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Debates about dedifferentiation: twenty-first century thinking about people with intellectual disabilities as distinct members of the disability group

Bigby, C., Clegg, J.,

Academic Literature

2017

Dedifferentiation describes a shift away from regarding cognitive impairments as the origin of difficulties experienced by people with intellectual disabilities and, instead, regarding their difficulties as socially produced and common to all people with disabilities. This article reviews research evidence concerning the advantages and disadvantages of dedifferentiated policy and service systems for people with intellectual disabilities, the bulk of which addresses education and health service systems. The article makes the case for treating people with intellectual disabilities as members of the broad disability group wherever possible, and for protecting and developing differentiated opportunities, services and research whenever necessary. This requires policymakers and practitioners to balance conflicting ideas more effectively, but it also requires reflection and debate that allow new conceptual tools to emerge.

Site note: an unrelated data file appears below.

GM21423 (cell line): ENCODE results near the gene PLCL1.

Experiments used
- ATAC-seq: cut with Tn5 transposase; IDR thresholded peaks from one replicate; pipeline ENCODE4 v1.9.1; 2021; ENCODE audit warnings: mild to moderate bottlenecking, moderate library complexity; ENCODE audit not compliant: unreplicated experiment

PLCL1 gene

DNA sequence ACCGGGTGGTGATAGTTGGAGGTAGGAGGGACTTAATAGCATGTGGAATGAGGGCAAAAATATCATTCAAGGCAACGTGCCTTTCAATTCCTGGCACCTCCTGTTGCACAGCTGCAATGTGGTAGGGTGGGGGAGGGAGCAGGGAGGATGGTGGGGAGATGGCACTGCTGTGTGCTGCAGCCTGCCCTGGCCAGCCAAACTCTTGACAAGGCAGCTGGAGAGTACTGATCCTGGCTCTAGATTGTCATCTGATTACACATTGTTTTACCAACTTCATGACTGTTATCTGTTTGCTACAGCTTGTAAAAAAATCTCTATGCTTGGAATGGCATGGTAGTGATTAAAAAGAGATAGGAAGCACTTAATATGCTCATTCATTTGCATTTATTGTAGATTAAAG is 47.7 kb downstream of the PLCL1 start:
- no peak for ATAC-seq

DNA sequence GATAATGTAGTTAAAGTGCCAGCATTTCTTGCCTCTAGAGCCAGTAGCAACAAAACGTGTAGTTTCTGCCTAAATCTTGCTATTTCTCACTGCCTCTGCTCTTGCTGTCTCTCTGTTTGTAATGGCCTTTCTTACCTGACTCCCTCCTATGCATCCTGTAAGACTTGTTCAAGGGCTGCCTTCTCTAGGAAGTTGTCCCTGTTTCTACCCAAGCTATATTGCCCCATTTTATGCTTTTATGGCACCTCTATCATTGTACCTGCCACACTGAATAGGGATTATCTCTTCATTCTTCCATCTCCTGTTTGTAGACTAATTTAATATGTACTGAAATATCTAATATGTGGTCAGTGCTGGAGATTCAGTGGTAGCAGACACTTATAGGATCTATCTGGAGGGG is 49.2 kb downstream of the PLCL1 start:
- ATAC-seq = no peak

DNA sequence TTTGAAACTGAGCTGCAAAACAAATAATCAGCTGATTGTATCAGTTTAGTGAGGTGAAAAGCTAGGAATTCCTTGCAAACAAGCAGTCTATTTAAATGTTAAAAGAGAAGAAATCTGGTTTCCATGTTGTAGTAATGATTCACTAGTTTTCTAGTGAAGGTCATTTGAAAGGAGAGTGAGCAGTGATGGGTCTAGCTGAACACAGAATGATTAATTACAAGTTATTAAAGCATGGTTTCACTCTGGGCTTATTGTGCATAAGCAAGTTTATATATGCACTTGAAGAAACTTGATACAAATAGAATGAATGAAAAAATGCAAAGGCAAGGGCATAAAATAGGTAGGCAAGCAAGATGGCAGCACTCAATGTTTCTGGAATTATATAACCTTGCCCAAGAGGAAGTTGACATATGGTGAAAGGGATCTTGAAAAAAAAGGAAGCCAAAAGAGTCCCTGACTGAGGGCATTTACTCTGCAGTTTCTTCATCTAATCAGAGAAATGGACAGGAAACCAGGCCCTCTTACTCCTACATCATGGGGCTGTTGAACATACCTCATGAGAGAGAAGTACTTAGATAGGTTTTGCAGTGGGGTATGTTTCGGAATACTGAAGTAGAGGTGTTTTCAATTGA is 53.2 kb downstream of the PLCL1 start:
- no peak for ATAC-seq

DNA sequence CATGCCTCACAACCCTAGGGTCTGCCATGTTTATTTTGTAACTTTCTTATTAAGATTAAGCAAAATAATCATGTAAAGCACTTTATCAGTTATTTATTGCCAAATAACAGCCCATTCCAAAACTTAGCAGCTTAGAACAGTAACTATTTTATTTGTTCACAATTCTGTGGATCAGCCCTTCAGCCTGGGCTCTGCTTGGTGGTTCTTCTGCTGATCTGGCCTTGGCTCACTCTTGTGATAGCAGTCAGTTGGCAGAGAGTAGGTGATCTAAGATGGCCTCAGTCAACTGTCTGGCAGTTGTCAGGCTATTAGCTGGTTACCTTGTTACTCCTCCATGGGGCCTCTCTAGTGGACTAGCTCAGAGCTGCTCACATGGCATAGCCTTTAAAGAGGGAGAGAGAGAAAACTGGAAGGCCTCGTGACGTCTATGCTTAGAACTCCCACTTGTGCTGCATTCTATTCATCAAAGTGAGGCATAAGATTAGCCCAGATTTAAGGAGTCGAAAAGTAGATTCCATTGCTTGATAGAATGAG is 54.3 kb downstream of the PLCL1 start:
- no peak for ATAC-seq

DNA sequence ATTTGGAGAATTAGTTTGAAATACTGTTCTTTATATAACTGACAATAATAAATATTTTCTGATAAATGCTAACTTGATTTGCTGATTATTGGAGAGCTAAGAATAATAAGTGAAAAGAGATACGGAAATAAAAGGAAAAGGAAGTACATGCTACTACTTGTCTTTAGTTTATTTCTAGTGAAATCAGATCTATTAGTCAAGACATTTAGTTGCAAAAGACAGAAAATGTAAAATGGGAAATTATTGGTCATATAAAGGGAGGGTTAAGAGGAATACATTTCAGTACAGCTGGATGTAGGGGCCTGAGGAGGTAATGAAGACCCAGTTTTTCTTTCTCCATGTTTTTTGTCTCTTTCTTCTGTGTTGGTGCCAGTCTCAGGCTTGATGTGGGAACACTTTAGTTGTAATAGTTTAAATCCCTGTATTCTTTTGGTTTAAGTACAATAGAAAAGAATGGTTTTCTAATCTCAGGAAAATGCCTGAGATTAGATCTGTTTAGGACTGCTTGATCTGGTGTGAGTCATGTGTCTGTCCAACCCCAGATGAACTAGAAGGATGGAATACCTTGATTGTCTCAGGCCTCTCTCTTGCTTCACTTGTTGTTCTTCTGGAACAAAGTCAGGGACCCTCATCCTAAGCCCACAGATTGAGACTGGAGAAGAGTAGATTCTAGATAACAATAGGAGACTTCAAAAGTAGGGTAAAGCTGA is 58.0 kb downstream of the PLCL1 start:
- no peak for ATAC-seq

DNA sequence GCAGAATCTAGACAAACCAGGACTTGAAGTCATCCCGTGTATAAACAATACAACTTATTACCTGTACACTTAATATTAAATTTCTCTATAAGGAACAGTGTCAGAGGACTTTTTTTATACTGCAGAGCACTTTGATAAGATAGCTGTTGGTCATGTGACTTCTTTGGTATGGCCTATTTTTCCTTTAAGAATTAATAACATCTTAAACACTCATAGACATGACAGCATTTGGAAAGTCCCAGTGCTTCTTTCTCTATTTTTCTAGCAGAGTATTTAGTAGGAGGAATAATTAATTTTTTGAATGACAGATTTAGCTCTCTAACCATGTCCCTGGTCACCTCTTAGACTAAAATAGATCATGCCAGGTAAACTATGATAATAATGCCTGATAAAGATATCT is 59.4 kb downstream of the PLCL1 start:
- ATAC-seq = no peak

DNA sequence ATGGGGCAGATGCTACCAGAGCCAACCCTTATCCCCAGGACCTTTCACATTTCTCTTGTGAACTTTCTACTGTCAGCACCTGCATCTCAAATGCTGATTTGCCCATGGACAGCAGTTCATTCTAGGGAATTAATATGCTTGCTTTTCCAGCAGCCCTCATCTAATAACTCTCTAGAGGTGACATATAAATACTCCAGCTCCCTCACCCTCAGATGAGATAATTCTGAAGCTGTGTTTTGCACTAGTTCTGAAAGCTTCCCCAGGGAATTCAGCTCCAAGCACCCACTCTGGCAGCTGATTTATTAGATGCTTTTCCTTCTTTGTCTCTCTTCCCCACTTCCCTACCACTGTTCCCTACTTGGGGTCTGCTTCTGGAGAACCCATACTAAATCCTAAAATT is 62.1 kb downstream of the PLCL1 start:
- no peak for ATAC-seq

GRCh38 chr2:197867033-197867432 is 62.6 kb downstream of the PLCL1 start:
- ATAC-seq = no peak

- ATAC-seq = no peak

Publication information

Journal/Publication : Research and Practice in Intellectual and Developmental Disabilities

Location : Australasia

Domain/s: Community and civic participation, Sector development and sustainability

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